Teens and Substance Abuse: Where’s the Connection?


Javier Martinez

Students are seen becoming victims of substance abuse.

Megan Walsh, Writer

The bell rings and students disperse in the hallway. Laughter and chatter are heard as students switch between classes. The atmosphere is lively and you would never even think about the substance abuse that consumes some of these teens lives.

Teenagers are addicted to music, movies, and other areas of pop culture. Unfortunately, a majority of this media can be considered toxic. With curse words to mentions of sex, alcohol, and drugs, these subjects influence teens to abuse substances.

One sophomore who will be referred to as source one comments on this, saying “I listen to Lana Del Ray a lot and her songs do allude to a lot of heroin and cocaine use. In a way, her songs are very relaxing so it can be interpreted as glorifying drug use.”

Source one isn’t the only student who thinks this way. According to the National Institute on Drug Abuse, 9.4% of all tenth graders participate in substance abuse, followed by 13.1% of all twelfth graders.

A junior who will be referred to as source two states, “I really wouldn’t support it for anyone. I think it all depends on how the person has matured and how they see the world and how drugs evolved.”

That same student has had previous experience with substance abuse explaining that they had gone to an event for a few days sometime last year. While at this event they were assaulted, which turned them to drugs and alcohol that night. The substance abuse continued into the following days.

“The first time I have ever used drugs was out of spite from a somewhat stressful and traumatic event where I was assaulted in my hotel room,” the junior states.

Source two goes on to say that they were with a group of friends and used drugs as a comfort. “I ended up caving in with a group of friends. I used what happened as an excuse to try it and did more things the following night.”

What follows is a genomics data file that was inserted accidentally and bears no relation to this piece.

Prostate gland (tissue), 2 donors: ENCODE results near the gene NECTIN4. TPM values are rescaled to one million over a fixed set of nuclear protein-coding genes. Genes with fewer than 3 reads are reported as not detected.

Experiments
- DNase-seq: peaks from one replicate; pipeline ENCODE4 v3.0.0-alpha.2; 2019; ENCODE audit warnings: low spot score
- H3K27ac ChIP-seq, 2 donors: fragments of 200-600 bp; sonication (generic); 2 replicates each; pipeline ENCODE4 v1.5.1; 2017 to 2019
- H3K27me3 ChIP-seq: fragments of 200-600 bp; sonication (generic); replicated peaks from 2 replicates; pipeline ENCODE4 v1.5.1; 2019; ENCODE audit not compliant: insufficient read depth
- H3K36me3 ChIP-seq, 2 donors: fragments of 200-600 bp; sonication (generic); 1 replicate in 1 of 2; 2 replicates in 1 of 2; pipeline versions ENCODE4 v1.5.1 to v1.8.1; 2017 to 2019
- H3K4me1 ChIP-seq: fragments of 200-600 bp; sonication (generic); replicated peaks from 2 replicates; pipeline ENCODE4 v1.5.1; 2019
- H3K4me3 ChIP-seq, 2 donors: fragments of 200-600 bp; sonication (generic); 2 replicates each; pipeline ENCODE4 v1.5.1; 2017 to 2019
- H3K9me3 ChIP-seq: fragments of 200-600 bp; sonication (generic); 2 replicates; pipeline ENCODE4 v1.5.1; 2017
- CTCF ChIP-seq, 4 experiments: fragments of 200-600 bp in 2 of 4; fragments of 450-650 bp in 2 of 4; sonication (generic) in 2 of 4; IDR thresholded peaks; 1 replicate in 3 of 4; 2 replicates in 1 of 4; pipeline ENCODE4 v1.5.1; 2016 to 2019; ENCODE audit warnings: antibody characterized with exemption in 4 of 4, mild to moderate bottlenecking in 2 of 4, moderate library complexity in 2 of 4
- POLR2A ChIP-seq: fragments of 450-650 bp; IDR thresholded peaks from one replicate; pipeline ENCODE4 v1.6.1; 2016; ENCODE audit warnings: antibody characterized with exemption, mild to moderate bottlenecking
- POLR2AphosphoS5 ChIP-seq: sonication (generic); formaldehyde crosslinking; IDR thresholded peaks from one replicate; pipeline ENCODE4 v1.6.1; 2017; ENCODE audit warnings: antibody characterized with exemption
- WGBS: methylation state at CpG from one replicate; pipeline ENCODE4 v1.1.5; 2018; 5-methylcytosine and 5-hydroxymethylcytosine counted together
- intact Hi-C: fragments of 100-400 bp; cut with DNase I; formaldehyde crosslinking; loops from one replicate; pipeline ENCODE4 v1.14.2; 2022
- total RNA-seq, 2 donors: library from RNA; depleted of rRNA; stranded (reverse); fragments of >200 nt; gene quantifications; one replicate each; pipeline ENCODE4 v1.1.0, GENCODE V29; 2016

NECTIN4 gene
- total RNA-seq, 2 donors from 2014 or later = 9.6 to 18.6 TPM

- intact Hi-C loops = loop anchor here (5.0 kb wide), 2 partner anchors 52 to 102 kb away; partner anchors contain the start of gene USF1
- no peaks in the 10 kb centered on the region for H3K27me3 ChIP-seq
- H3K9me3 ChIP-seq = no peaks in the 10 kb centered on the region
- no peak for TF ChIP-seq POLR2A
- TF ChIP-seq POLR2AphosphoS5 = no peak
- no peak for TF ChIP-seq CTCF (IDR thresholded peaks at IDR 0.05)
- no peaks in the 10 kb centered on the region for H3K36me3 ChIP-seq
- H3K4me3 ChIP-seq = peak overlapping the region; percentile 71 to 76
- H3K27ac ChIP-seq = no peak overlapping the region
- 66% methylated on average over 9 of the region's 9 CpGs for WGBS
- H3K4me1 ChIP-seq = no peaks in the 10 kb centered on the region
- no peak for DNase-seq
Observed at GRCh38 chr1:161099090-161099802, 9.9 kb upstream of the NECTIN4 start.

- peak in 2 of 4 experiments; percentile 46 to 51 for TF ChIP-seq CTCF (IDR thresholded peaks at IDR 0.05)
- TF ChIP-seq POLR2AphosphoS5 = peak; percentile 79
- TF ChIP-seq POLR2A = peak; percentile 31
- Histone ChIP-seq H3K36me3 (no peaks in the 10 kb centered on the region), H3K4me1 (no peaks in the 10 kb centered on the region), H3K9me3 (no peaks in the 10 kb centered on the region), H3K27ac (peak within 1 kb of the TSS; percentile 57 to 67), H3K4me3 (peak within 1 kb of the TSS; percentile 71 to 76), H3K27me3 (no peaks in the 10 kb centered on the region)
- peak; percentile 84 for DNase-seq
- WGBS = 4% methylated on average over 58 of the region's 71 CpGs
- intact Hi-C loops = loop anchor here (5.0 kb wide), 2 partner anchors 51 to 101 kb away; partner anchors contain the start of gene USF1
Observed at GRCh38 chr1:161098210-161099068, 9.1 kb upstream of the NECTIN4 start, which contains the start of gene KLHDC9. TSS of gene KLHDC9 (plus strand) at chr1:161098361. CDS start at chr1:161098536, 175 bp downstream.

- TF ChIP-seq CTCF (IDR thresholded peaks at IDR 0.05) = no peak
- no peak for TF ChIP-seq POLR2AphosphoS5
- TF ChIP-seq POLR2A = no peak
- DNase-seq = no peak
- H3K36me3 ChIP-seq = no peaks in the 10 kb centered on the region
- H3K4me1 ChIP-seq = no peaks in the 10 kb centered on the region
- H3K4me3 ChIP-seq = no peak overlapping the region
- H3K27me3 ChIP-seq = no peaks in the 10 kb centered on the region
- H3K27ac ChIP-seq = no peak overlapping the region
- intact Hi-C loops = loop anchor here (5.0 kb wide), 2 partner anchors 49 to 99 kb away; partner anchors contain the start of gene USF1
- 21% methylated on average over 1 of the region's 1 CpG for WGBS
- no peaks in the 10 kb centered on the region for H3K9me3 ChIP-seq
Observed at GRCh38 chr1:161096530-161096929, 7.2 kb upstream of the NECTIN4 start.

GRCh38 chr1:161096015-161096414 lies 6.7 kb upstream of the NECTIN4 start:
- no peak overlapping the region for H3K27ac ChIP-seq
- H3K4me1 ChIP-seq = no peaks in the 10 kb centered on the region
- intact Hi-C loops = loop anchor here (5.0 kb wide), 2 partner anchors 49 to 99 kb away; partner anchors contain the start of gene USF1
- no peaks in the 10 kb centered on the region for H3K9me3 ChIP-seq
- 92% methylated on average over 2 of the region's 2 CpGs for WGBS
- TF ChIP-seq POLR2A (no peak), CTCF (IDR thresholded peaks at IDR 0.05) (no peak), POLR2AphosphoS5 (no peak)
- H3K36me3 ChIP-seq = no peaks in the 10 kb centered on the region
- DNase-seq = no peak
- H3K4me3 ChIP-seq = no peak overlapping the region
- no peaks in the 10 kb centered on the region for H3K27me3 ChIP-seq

Unfortunately, this isn’t a rare case. People with PTSD and suffering from traumatic experiences are more likely to turn to drugs than those without these issues. According to the Ashwood Recovery Center drugs will precede trauma 66% of the time.

Drugs are used as a way to numb the pain from the previous experience. Teenagers are no exception, according to the Rape, Abuse, and Incest National Network (RAINN), females between the ages sixteen and nineteen are four times more likely to be sexually assaulted and those who are assaulted are up to ten times more likely to abuse drugs.

Peer pressure is a huge part of substance abuse. Teenagers have an intense feeling to fit in and feel valid with their peers. If a teenager who would never abuse substances finds themselves in a group of friends pressuring them, making them feel like that abusing substances is the only way to fit in, they might just do it.

A junior who will be referred to as source three went through just that at a Halloween party in her eighth-grade year. At the party were substances such as liquor and drug-laced brownies. They felt insecure at the time and found herself in the wrong crowd, a group of friends who pressured her to try the brownies.

“Everybody kept telling me that it was okay, that they wouldn’t really do anything. It made me feel like I had to do it so everyone else would think I was okay or cool because it’s a party,” they explain.

This is only one unfortunate example of a teenager trying drugs to fit in. Peers who do drugs may have nonchalant attitudes about substance abuse, making them seemingly harmless. Even those who are drug users may pressure their peers into using them, such as helping them finding the drugs or introducing them to media that support substance abuse.

Unfortunately, teenagers who do abuse drugs may not know when how much is too much, and it might just cost them their lives. According to the National Institute on Drug Abuse, almost five thousand youth lives are lost to overdoses. There are ways to combat this though including clinics, therapy, peer counseling groups, and risk management treatment.

Ms. Summer Webber has experience in this. Along with being the psychology and tenth grade history teacher she is also a substance abuse evaluator.

“My job as a therapist isn’t to fix anything but to help them get to a place where they are happy and functioning in a manner that suits the legal requirement of living in the state of Florida and their own desire.” Ms. Webber states.

She believes that there should be a more comprehensive form of education to help students learn about abuse, addiction, and risk factors. Those who are addicted to substances commonly do not feel any amount of self-preservation nor do they take accountability for their actions.

Ms. Webber understands this, stating, “Not everyone feels that it is a problem because there is that lack of accountability.”